Since that was the quick and dirty version you are supposed to make your installation secure and smooth now. A few options:

Find out what user your webserver is running as. For Apache: User webusername in httpd.conf. Give the data directory to the webserver user and make sure others do not write there:\n

chown -R webusername data
chmod go-w data

Find out what group your webserver is running as.

Give the attachments directory to the webserver group. Give the webserver write but not read permissions. Give the directory to e.g. root:\n

chown -R root attachments
chgrp -R webgroup attachments
chmod -R 730 attachments

See how SquirrelMail works... and refine using "conf.pl" again until satisfied.

Finally... install all plugins... install one and test, install other and test... until satisfied.

Finally you can see KnownBugs page...

At this point, some people request a user and password to log in the system. Remember SquirrelMail is a IMAP/SMTP web interface, so to log in ask your mail administrator for this information.

If you do not have shell access to the server (e.g. a webhosting service that doesn't permit you to connect as a terminal):

Download the installation package and extract it on your local machine.

FTP the extracted package to the desired location, somewhere in the "public" area on your webserver. Make sure the directory structure does not break.

Locate config_default.php in installation directory/config, make a copy, rename the copy to config.php and drop it back into the same directory. You may have to manually edit your new config.php to be able to connect to your imap server. doc/presets.txt contains information on what values to choose for several IMAP server types.

Try connecting to your installation through a browser (www.yoursite.whatever/installationdirectory or something like that). If it works, you're there. If not, you would probably have to keep fooling around with config.php.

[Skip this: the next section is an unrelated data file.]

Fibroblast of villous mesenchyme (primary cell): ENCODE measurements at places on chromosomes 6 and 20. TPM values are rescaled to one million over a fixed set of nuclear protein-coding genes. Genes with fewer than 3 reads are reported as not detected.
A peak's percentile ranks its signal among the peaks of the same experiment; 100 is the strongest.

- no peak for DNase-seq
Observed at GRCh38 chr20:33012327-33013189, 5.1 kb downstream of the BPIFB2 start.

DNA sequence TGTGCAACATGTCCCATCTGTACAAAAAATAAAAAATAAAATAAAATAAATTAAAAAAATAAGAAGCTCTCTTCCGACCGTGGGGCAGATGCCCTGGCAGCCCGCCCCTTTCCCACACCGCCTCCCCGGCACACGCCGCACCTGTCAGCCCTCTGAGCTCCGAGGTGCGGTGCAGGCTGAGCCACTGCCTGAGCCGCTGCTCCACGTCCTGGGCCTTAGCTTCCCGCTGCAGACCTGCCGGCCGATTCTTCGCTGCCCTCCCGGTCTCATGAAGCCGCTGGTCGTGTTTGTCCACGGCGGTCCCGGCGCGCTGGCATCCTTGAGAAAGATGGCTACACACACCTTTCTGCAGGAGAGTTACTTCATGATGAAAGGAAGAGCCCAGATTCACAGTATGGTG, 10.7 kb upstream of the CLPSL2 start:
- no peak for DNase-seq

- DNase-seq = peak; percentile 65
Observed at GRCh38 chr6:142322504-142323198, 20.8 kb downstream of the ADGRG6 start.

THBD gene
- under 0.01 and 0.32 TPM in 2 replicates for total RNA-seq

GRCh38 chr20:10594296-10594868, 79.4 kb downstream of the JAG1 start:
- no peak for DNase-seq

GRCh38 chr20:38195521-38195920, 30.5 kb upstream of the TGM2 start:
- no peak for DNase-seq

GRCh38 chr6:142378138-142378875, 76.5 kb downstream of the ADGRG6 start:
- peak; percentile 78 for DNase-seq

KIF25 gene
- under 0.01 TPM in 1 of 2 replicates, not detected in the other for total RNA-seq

To use the Administrator plugin (and avoid having to manually edit the config.php all the time): Locate the section beginning "To install plugins..." in config.php. It should be in the lower parts of the file. Insert something like:\n

$plugins[0] = 'administrator';

where it says you should do so.

Create a text file containing just your user name (your IMAP login name), name it 'admins' (without file extension), and ftp it into installation directory/plugins/administrator (on your server, of course; the author of that module says in the readme that this is not the securest method of granting access to the administrator interface, but manipulating ownership of files is no good if you don't have shell access, I believe).

Log through SquirrelMail into your IMAP account again and see whether you have the "Administration" section on your "Options" page.

Now, this is really a dirty installation, and someone should probably say a few words about file permissions and how to get it reasonably safe to operate. Also, you still have to tweak some settings, such as the attachments directory and stuff.But it should work for a start, at least it did for me. Of course minimum requirements have to be in place (PHP and stuff).